Business of Law

  • August 11, 2020

    From Prosecutor To VP Candidate: How Harris Got Here

    Being named Joe Biden's running mate on the Democratic presidential ticket is just the latest achievement for Sen. Kamala Harris, the California Democrat who cut her teeth as a prosecutor before bursting onto the national political scene in recent years.

  • August 11, 2020

    NY Firm Isn't Exempt From Virus Closure Orders, State Says

    New York state urged a federal judge Tuesday to toss a law firm's allegations that state officials abused their power by ordering the firm to stop doing business in person due to the pandemic, saying the firm isn't "somehow exempt" from orders aimed to protect the public health.

  • August 11, 2020

    New Group Aims To Elevate Voices Of Black Compliance Pros

    A Greenberg Traurig LLP attorney who previously worked at the Consumer Financial Protection Bureau launched an organization this week that seeks to expand opportunities for Black compliance and risk management professionals while changing corporate attitudes toward diversity from the top down.

  • August 11, 2020

    Calif. Atty Sues State Bar Over Discipline For Gender Remarks

    A California attorney who was called out last year for seemingly misogynistic and homophobic remarks sued the state bar on Tuesday in federal court, arguing that disciplinary proceedings related to the incident would violate his constitutional rights.

  • August 11, 2020

    DOJ Says Administrative Procedure Act Is Behind The Times

    The U.S. Department of Justice on Tuesday urged lawmakers to update a law that governs procedures for federal rulemakings, saying that in its current form, it fails to adequately promote accountability, transparency and public participation and isn't sufficient to deal with modern regulation.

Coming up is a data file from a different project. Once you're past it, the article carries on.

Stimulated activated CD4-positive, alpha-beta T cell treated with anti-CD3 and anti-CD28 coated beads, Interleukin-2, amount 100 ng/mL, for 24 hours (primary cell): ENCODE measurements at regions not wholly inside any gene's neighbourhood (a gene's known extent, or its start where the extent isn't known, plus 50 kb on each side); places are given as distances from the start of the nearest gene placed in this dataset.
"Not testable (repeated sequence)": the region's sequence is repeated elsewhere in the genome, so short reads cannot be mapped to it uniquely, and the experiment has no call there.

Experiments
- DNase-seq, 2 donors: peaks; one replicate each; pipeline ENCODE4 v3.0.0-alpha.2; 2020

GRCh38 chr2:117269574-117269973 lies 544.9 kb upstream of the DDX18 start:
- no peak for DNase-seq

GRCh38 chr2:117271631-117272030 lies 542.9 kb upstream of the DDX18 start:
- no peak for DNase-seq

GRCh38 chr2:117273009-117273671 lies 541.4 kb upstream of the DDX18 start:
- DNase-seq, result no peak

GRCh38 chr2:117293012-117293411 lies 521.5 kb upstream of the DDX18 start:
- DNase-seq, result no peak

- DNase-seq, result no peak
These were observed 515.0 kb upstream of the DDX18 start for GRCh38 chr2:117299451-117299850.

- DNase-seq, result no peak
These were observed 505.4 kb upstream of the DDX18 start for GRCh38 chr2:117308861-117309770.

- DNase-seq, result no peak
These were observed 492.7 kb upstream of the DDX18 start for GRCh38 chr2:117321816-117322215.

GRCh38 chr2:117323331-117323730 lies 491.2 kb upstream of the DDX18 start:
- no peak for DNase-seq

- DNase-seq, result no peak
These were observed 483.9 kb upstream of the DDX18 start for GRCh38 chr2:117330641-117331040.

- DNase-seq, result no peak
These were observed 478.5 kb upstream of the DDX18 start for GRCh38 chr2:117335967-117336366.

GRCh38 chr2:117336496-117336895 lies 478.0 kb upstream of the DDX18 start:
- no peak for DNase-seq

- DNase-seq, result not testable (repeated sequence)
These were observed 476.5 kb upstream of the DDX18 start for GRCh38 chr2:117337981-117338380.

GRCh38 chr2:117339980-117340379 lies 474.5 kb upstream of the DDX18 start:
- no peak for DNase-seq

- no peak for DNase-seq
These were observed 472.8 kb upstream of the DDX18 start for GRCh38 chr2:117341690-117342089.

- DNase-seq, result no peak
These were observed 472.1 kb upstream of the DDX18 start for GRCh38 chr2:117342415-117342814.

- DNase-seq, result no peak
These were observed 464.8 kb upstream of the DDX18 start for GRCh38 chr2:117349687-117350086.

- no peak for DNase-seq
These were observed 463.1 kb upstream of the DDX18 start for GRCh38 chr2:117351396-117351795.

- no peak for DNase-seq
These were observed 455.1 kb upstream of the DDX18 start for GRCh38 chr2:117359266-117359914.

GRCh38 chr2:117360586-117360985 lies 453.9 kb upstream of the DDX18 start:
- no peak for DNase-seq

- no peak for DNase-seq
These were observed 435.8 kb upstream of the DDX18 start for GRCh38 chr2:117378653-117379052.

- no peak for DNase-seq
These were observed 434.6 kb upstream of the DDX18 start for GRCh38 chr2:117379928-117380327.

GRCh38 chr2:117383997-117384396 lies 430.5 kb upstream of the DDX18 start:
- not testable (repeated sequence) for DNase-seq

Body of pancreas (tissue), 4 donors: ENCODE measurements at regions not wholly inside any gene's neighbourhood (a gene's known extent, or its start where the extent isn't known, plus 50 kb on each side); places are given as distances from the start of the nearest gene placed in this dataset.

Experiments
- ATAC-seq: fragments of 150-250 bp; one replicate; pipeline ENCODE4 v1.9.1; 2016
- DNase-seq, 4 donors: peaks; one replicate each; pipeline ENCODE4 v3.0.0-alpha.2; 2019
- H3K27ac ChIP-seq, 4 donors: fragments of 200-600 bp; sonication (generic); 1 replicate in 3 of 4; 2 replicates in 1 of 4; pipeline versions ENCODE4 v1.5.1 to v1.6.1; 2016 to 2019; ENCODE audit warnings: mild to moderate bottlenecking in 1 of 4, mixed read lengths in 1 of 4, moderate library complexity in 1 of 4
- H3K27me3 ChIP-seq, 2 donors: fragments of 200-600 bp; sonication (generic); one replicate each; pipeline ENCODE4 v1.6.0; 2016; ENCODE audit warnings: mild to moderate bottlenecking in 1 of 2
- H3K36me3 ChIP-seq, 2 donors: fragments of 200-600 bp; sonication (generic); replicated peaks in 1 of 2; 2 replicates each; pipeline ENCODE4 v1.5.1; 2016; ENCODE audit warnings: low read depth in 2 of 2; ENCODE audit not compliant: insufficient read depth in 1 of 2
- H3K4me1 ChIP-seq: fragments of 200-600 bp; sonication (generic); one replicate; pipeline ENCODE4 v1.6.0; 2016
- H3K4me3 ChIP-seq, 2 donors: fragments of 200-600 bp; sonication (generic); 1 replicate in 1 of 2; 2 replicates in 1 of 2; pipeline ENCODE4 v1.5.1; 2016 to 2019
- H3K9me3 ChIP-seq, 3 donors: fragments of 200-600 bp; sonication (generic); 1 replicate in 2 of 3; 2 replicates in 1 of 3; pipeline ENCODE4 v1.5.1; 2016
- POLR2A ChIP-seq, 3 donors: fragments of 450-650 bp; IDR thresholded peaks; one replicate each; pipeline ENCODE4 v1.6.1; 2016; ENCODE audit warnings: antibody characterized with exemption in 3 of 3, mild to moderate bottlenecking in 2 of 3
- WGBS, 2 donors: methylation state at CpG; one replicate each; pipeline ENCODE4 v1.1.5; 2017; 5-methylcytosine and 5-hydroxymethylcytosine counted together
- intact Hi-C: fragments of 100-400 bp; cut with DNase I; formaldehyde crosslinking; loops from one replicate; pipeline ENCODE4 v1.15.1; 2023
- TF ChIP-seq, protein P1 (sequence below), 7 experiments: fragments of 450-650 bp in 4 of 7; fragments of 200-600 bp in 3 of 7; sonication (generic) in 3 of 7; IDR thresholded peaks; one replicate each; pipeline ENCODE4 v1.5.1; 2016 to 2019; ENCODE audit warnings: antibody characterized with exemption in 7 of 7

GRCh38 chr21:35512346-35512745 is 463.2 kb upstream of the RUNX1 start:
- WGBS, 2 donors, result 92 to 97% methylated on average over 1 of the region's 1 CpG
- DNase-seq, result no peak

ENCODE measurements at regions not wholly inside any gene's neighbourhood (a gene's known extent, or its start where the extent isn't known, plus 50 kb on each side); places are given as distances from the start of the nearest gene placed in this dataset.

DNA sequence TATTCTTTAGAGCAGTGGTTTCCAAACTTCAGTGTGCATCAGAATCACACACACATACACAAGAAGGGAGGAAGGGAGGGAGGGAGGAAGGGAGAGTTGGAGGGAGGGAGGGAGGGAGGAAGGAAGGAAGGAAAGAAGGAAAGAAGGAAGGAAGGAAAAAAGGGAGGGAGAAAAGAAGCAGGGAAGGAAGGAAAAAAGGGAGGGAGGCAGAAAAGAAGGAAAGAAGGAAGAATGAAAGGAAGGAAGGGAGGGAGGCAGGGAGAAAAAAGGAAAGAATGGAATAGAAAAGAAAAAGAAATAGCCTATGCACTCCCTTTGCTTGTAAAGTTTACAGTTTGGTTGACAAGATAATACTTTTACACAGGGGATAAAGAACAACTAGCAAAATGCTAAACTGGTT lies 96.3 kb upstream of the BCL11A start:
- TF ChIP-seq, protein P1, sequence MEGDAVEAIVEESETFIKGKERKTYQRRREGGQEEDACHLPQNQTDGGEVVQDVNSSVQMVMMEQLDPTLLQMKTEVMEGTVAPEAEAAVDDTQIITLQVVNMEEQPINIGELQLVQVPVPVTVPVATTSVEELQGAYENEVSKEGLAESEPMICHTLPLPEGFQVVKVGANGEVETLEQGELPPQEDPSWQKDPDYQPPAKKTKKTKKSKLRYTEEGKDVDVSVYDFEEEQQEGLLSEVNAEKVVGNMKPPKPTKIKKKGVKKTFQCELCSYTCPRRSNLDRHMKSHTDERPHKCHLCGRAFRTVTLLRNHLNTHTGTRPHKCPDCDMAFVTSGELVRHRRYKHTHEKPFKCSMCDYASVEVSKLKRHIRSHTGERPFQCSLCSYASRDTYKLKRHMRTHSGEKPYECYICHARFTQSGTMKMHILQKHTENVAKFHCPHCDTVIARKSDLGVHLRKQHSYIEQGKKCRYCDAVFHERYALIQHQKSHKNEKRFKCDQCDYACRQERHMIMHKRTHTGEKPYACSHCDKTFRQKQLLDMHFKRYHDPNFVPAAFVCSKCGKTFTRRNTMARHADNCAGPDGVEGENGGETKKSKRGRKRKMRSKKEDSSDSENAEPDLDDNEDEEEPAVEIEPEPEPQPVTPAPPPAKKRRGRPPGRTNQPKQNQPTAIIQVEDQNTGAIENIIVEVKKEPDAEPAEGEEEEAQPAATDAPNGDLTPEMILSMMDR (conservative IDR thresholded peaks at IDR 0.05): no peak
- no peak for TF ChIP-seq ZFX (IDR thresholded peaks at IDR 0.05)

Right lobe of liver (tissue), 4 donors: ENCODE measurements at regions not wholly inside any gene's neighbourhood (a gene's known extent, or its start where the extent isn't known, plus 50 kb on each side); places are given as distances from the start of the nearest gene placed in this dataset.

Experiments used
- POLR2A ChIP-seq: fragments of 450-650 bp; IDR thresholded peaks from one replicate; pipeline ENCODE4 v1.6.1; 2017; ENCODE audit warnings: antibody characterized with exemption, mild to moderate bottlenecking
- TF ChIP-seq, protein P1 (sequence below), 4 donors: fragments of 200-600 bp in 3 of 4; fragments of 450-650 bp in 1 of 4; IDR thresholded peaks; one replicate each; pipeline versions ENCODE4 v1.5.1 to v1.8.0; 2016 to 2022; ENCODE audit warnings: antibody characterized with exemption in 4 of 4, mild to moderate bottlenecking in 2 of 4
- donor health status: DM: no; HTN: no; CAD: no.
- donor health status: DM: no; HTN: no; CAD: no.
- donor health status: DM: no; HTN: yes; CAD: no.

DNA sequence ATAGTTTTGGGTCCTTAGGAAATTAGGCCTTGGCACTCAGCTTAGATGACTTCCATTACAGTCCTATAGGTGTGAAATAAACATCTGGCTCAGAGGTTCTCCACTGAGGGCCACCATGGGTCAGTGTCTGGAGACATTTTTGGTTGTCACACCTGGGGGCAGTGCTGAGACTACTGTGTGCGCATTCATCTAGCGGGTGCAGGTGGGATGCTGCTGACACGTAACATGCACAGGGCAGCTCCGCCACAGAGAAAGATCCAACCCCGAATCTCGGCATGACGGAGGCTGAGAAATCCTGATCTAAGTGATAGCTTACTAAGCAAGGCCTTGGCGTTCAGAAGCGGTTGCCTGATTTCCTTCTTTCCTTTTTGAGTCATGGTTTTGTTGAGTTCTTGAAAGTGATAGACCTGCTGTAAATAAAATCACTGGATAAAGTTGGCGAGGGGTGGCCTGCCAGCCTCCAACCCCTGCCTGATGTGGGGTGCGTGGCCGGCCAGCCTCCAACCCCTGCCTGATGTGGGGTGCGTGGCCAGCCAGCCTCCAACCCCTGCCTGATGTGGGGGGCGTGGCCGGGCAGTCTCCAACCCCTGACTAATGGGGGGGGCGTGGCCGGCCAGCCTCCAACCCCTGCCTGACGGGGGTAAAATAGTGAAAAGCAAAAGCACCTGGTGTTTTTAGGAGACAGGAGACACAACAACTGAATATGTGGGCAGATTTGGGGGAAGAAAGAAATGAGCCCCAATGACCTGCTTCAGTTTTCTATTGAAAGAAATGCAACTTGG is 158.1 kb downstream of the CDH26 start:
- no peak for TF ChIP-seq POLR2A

• August 11, 2020

    Fears Of Virus And Distracted Jury Won't Stop Asbestos Trial

    A California judge declined Tuesday to postpone an impending San Francisco jury trial in an asbestos suit against Honeywell International and others, overruling defense attorneys' concerns that in-person trials amid the COVID-19 pandemic are unsafe and that remote jurors can be inattentive as they juggle home life and jury service.

  • August 11, 2020

    Coronavirus Regulations: A State-By-State Week In Review

    Financial relief from public and private sources poured in over the past week for multiple populations impacted by the COVID-19 pandemic, including Delaware and New Jersey renters, Garden State landlords and small businesses, and California small businesses.

  • August 11, 2020

    Ex-Baker Botts, Akin Gump Attys Launch Houston Boutique

    A trio of former partners from Baker Botts LLP and Akin Gump Strauss Hauer & Feld LLP have joined forces to launch a new litigation boutique in Houston focused on commercial disputes, transactions and intellectual property cases.

  • August 11, 2020

    Thomson Reuters Pans Legal Startup's Bid To Ax IP Suit